In order to advance significantly scientific objectives, future x-ray astronomy missions will likely call for x-ray telescopes
with large aperture areas (≈ 3 m2) and fine angular resolution (≈ 12). Achieving such performance is programmatically
and technologically challenging due to the mass and envelope constraints of space-borne telescopes and to the need for
densely nested grazing-incidence optics. Such an x-ray telescope will require precision fabrication, alignment, mounting,
and assembly of large areas (≈ 600 m2) of lightweight (≈ 2 kg/m2 areal density) high-quality mirrors, at an acceptable cost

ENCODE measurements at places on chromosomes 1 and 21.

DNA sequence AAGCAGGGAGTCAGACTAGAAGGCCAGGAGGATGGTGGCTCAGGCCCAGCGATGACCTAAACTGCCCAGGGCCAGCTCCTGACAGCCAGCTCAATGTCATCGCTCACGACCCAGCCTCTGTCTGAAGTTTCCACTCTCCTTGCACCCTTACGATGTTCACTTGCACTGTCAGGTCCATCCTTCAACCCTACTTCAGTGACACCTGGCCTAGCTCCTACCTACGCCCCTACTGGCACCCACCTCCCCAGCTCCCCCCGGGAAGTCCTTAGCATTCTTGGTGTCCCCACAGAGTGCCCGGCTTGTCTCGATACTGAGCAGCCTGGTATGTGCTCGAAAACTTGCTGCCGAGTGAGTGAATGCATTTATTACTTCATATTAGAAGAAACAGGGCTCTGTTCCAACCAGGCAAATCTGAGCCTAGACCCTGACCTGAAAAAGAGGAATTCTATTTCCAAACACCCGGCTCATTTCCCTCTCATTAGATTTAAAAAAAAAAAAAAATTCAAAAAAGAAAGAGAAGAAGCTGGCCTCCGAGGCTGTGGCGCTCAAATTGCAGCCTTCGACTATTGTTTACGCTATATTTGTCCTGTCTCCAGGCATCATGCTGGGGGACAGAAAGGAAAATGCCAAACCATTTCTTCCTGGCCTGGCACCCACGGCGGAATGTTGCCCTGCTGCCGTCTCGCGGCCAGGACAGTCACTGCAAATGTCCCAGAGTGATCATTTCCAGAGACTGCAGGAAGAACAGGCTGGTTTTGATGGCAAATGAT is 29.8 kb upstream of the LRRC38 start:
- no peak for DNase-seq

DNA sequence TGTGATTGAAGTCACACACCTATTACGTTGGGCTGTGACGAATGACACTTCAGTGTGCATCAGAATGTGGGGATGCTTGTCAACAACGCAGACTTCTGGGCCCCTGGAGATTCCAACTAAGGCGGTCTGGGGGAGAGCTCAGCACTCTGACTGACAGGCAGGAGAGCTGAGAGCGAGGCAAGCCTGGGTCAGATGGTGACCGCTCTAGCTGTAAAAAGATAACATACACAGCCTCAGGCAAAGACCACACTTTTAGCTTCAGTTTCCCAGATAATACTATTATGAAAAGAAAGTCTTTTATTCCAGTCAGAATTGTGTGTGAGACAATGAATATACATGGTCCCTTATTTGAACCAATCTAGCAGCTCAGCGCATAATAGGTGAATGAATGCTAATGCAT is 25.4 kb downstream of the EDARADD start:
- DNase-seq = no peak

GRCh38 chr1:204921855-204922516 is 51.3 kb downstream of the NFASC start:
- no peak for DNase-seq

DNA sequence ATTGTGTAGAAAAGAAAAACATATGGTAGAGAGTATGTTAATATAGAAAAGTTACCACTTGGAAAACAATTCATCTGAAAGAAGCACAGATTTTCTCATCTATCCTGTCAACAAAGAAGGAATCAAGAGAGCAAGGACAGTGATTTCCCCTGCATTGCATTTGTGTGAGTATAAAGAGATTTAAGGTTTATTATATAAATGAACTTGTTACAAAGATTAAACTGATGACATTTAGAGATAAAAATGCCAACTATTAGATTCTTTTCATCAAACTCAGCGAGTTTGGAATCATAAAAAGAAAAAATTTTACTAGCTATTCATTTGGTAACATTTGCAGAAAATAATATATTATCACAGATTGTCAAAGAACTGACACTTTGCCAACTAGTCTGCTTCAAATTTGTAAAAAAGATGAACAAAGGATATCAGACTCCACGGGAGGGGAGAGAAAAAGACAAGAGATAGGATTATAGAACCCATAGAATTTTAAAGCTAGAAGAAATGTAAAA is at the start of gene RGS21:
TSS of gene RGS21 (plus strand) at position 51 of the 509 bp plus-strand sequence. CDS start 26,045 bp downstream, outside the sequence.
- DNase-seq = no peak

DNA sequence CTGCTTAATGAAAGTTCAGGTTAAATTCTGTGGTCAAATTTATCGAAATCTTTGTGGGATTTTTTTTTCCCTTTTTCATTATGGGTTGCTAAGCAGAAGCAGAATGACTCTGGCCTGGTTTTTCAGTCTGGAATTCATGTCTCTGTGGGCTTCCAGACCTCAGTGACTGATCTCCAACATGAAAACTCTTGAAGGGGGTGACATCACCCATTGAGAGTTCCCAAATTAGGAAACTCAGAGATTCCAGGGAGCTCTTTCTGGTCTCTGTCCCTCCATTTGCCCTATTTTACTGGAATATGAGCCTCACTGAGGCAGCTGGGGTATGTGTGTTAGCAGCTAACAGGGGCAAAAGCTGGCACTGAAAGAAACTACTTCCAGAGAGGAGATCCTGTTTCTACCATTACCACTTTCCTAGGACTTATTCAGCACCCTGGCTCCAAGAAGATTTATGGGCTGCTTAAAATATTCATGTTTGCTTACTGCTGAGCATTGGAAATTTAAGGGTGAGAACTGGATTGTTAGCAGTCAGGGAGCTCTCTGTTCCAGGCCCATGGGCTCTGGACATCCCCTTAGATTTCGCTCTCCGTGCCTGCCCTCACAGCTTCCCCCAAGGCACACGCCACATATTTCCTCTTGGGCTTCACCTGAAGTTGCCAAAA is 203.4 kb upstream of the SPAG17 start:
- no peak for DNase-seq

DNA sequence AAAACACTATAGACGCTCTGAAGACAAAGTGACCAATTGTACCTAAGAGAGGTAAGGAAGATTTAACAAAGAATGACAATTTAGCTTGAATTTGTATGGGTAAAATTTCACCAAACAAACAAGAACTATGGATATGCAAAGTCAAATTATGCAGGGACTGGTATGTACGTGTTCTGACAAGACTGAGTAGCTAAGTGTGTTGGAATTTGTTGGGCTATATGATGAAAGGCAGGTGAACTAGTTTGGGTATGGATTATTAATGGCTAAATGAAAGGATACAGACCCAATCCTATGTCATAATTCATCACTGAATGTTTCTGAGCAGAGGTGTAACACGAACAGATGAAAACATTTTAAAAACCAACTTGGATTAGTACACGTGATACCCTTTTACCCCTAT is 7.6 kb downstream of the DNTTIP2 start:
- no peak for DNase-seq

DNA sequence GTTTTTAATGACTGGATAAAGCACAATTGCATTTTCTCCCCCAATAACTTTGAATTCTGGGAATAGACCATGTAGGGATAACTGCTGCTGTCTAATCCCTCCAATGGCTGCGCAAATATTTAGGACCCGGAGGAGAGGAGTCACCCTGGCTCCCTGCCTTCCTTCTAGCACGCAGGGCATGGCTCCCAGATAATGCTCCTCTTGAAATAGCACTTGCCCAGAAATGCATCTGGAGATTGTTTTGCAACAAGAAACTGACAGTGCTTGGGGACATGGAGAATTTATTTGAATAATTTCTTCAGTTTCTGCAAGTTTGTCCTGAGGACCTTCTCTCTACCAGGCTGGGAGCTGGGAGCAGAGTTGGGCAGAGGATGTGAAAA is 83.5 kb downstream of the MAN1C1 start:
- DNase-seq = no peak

(≈ 1 M$/m2 of mirror surface area). This paper reviews relevant programmatic and technological issues, as well as possible
approaches for addressing these issues-including direct fabrication of monocrystalline silicon mirrors, active (in-space
adjustable) figure correction of replicated mirrors, static post-fabrication correction using ion implantation, differential
erosion or deposition, and coating-stress manipulation of thin substrates.
© (2016) COPYRIGHT Society of Photo-Optical Instrumentation Engineers (SPIE). Downloading of the abstract is permitted for personal use only.
Stephen L. O'Dell ; Ryan Allured ; Andrew O. Ames ; Michael P. Biskach ; David M. Broadway, et al.
Toward large-area sub-arcsecond x-ray telescopes II
", Proc. SPIE 9965, Adaptive X-Ray Optics IV, 996507 (October 27, 2016); doi:10.1117/12.2238247; http://dx.doi.org/10.1117/12.2238247